Table 3: - G(L)B Youth Lifetime "Suicide Attempt" DATA
Published Studies (American)
Roesler & Deisher, 1972
GB Males
Remafedi, 1987
GB Males
Schneider et al. 1989
GB Males
Remafedi et al. 1991
GB Males
Rotheram Borus, 1994
Visiting Hetrick & Martin 
Institute (N.Y.)
GB Males
+/- 17
Grossman & Kerner, 1998
GLB Youth
+/- 18
(6 Studies)
1. A variety of community-based volunteer samples.

2. Sample of gay/bisexual/lesbian individuals with suicide attempt prevalence given for entire group.

The lifetime incidence of "suicide attempts" for homosexually oriented male adolescents has increased about 6-fold since 1950, from about 5 to 30 percent. Of significant  interest are the YRBS study result producing a "suicide attempt" average about about 30 percent for a 12-month period: 32.3% for the 5 studies (Table 2). Given that these rates coincide with lifetime estimates from community samples (Table 3), this similarity likely reflects, at least in part, the possibility that adolescents in school define a "suicide attempt" in a more liberal way; a minor injury may be interpreted to be a suicide attempt. Another possible contributing factor is the high likelihood of homosexually oriented adolescents to be repeat suicide attempters (Table 3). It is important to recognize, however, that the random sampling YRBS studies likely solicits data from a wider spectrum of homosexually oriented adolescents than the representation obtained from volunteer community based samples. If this applies, the suicide problems of homosexually oriented adolescents may actually be more serious than proposed in the worst case hypotheses.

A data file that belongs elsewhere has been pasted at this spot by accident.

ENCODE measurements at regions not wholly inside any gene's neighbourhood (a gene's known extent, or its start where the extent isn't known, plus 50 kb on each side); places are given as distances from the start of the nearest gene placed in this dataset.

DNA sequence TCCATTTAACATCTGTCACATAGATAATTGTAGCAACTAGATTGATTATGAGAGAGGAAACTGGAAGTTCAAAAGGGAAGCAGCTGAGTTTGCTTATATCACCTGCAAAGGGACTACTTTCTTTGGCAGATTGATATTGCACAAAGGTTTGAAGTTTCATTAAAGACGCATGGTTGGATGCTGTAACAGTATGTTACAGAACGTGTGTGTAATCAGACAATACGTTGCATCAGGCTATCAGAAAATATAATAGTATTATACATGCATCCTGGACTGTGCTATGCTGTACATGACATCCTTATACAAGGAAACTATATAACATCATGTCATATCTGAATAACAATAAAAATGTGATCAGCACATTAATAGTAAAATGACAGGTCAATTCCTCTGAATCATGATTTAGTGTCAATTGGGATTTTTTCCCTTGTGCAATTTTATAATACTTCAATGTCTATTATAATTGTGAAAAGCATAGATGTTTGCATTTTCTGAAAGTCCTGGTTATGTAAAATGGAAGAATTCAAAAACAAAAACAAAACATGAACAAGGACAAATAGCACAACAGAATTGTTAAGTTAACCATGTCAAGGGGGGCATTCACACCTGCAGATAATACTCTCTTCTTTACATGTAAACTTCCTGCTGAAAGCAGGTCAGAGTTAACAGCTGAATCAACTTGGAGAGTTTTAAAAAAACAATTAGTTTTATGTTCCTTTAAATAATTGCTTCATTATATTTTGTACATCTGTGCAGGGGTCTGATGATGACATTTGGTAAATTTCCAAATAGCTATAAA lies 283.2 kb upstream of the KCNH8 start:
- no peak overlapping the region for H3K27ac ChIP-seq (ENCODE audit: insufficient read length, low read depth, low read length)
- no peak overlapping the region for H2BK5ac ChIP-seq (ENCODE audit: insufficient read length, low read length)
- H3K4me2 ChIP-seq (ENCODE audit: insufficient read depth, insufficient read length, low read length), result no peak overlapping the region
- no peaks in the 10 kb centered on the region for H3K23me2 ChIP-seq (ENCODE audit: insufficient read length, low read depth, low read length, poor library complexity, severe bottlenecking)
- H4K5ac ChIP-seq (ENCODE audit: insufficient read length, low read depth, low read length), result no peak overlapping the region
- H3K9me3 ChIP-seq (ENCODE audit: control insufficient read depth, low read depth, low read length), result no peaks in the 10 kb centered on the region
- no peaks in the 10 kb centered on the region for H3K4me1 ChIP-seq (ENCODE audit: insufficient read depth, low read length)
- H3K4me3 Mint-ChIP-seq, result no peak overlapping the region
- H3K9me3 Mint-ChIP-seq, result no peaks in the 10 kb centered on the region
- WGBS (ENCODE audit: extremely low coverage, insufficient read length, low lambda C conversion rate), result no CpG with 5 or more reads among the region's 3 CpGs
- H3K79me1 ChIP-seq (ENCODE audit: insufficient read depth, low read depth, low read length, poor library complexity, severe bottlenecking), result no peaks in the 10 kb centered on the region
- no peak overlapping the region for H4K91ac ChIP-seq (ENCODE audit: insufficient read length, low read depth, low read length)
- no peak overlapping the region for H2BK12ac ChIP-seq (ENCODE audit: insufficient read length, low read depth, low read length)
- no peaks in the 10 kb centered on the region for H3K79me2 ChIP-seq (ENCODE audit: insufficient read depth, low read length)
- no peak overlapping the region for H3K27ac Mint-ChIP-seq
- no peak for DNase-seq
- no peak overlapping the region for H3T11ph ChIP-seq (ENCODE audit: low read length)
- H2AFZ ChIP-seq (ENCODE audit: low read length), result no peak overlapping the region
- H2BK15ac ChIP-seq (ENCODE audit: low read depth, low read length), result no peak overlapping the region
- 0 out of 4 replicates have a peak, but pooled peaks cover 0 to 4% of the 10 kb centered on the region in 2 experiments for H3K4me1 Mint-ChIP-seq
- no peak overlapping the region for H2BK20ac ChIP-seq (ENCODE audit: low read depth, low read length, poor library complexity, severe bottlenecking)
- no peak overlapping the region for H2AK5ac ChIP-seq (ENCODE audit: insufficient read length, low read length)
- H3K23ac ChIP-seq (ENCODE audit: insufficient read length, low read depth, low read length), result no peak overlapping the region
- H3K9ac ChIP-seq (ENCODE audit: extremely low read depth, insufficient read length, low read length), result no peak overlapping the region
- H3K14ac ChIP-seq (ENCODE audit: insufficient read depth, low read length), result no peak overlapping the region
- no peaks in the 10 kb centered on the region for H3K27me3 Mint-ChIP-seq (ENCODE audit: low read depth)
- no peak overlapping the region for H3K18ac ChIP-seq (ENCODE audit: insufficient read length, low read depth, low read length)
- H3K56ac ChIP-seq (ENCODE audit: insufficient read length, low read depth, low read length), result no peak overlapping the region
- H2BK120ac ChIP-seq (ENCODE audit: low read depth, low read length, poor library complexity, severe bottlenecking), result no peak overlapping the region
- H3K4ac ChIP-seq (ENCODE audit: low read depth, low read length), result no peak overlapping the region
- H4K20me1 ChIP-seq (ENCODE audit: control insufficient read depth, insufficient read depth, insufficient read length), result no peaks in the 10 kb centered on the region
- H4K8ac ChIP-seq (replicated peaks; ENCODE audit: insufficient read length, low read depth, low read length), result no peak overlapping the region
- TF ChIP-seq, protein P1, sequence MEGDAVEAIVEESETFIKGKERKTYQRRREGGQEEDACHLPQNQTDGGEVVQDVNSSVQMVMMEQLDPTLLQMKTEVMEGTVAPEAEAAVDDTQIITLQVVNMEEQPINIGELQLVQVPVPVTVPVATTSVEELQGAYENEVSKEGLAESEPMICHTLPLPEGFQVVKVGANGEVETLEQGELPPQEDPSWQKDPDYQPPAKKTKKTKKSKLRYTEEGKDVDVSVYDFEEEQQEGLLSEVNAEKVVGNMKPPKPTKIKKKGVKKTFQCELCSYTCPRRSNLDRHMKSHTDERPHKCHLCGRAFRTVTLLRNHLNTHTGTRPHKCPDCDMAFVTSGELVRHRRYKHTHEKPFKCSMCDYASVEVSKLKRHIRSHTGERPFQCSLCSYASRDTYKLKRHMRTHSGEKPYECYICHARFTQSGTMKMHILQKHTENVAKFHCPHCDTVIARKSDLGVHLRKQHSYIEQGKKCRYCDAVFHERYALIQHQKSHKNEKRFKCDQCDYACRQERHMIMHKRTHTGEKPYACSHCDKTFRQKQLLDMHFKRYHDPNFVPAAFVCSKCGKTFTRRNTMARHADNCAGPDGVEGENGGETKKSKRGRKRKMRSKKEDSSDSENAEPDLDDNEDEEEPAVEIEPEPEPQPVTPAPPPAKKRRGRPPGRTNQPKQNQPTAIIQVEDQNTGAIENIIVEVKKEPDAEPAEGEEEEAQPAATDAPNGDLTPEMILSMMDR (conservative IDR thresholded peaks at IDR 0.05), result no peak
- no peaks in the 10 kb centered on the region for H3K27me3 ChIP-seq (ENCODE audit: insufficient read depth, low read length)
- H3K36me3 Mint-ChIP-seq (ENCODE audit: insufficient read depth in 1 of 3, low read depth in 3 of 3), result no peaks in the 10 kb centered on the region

At issue, however, has been their representation in youth suicide problems, and especially their representation in suicide statistics. Mainstream suicidologists have often criticized suicidality results from gay community based samples because of their assumed biased nature (Moscicki, 1995Muehrer, 1995), and always to counter efforts to have homosexuality issues addressed in youth suicide education and prevention programs where indifference to homosexuality was the rule, as it had been in mainstream youth suicidality research (Remafedi, 1994; Savin-Wiliams,1994; Tremblay, 1995). Tremblay (1995) also suggested that a mean spirited objective had motivated the production of the 1995 Suicide and Life Threatening Behavior special issues on "Sexual Orientation" edited by Muehrer, Moscicki, and Potter (1995) who are from the National Institute of Mental Health (NIMH) and the Centers for Disease Control (CDC).

Tremblay (1995) felt that the document was not created by individuals who really wanted to see homosexuality issues addressed in mainstream youth suicidality education and prevention programs, and that maybe mainstream youth suicidality researchers were not to be encouraged to begin soliciting sexual orientation information in their research. By 1999-2000, this outcome was the ongoing research behavior that the CDC was modeling as a part of its boldly emphasized "Leadership Role." Apparently, the CDC's role is "to ensure the availability of accurate and current information on health risk behaviors among young people, [to provide] funding and technical support to states and major cities to conduct a Youth Risk Behavior Survey" (CDC, 1999), but it is not to model any research behavior such as soliciting "sexual orientation" information from adolescents.